Then he heard the sound – once heard, he recognized it – again. It came from the sky and it seemed to be moving. He rose up and looked up into the sky with its westering sun and heard the sound again. He adjusted his gaze downward closer to the water and saw a flock of black long necked birds with orange cheeks and long pointed beaks. As they flashed down the river, just beyond his reach and just above the water they shouted joyfully to the waves with high pitched croaking shrieks. They seemed to have a kind of magic separation from the water, so close were they to it and so fast was their passage.
“Fish snakes” he thought to himself. He had seen them all his life and knew how they swam like lightning under water with their long serpentine necks fully extended. In this manner they captured their prey. Always after one of their sudden disappearances below the surface of the river they would soon be seen surfacing with some sort of fish in the beak of their snake-like forward quarter. The river teemed with myriad varieties of fish and these fish snakes prospered with that bounty. The tribesman had always wondered if one of these could be captured and tamed and taught to catch fish and return to a human master. He had never heard of such a thing, but he had often wondered, when he saw them in action if such a thing might be possible.
As the ones that had just passed disappeared he rose out of the boat and began to take stock of the nature of the place.
His little harbor was at the up-river end of the island. The arms of land that formed it were deep enough and substantial enough to calm the water within their embrace. A cross wind would rile the water to some extent, he thought, and a perpendicular wind from up river would not only rile them, it would probably drive the water inward in the little bay and up on the land to some extent. That sort of wind was uncommon. The river, he had surmised during his night-time float had taken a ninety degree bend to its course downstream from his previous home. The wind frequently blew parallel down river to that course. It much less frequently blew at ninety degrees to that course. So it was probable, he thought, that he could safely set up camp off the beach into the fringe of the woods. That would allow him to start fire and find food and begin to take serious account of the place as a long term home. He was lifted by a new hope as he dragged his boat up into the first layer of trees and bushes at the edge of the sand.
But he was beyond hungry. In one of the sub bundles of one of his bundles he knew that he had brought dried fish. He rapidly untied bundle after bundle until he found it and, taking half and repacking the rest, he ate ravenously.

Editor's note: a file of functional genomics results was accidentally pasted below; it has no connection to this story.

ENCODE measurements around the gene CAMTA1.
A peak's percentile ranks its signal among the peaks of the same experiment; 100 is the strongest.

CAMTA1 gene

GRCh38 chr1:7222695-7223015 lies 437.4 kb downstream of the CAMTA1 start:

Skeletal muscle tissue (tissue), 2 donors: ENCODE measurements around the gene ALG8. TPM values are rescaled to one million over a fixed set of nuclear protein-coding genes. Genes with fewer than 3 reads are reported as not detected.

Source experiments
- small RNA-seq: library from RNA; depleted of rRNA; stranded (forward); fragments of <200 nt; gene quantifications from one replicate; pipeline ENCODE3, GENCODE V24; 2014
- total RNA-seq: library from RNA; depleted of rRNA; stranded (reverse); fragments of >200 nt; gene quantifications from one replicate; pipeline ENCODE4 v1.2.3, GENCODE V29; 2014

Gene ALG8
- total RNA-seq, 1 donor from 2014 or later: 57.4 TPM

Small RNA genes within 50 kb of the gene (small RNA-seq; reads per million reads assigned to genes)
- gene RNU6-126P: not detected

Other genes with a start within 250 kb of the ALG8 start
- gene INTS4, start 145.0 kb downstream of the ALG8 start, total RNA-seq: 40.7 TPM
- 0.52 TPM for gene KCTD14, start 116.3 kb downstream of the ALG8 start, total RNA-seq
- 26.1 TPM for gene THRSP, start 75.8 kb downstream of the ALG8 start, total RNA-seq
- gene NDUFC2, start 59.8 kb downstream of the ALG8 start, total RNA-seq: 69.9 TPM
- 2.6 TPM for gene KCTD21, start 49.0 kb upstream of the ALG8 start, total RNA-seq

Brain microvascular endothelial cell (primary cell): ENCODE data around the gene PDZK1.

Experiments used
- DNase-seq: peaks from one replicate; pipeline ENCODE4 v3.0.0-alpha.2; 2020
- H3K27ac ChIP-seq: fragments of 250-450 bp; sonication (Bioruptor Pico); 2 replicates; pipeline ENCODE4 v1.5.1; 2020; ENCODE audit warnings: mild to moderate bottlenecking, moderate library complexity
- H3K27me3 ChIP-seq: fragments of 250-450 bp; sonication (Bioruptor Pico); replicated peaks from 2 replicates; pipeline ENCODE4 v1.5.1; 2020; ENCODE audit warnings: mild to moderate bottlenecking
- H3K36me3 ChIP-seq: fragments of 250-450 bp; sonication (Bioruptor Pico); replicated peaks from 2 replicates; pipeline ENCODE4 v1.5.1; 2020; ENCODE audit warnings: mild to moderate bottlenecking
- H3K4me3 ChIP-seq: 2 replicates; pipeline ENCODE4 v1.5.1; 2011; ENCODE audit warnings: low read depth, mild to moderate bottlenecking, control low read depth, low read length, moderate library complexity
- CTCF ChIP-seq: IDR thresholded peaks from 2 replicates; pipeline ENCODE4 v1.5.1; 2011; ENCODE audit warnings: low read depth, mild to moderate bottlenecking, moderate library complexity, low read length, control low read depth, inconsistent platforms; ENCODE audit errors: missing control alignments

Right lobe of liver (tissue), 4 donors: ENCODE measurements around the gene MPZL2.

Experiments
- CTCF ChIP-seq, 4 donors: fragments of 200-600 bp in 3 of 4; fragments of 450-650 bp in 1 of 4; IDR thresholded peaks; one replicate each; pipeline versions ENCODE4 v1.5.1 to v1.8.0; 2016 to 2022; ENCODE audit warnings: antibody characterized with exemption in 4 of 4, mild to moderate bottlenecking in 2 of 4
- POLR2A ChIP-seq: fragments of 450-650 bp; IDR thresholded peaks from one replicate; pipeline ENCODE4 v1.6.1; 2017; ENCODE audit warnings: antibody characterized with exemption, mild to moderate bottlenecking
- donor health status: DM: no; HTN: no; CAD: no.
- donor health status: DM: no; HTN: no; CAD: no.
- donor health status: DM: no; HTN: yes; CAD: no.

And then he took the flint adz that was packed in one of the other bundles and began to flake and shred tinder from the outer edge of the bone white, utterly dry driftwood that abounded on the beach above water line. When he had accumulated enough for more than one fire start he deployed the tool more like a hatchet and produced a quantity of larger pieces of wood. Then he reduced some fairly large chunks to fire length pieces for the third stage of getting a fire going. By that time the sun was directly down island from him and beginning to dip below the trees. He knew that he needed to try to kill something relatively easy to track and kill if he were going to have an evening meal worth the name. Dried fish was great in a pinch but red blooded meat burned to a turn was more to his liking. Plants and nuts would have to wait until he had become better established and had time to search and gather such things.
The squirrel had been just plain stupid. And it had paid with its life as soon as the tribesman had seen it and put an arrow in it.
The first flash from the flint caught the tinder and the progressively larger pieces of firewood had, in their turn, rapidly and enthusiastically burst into flame. And the resulting bed of coals had burned the squirrel to the degree of doneness that the tribesman considered optimal. And he ate hungrily and chased the meat with water drawn from the river.
He had eaten the cooked squirrel after the sun had set. He had performed most of his fire building and cooking tasks in its rapidly waning light. The boat would need to be bed for at least another night. But at the dawn he would awaken and have the full day to become more settled and organized. Or so he thought - or some such words to that effect were present in his mind – as he listened to the gradual transition from day birds to night birds and to the rush of the river and to the shriek of an occasional rabbit or hare being impaled on the talons of an owl.
As he lapsed into sleep for the second night of his new life he thought of how much he missed and would always miss his mate who had been left abandoned by his banishment.
The last things he thought he heard as he dropped into exhausted sleep were the words “Why are you leaving me? Are you going to forget me? What about our dreams?”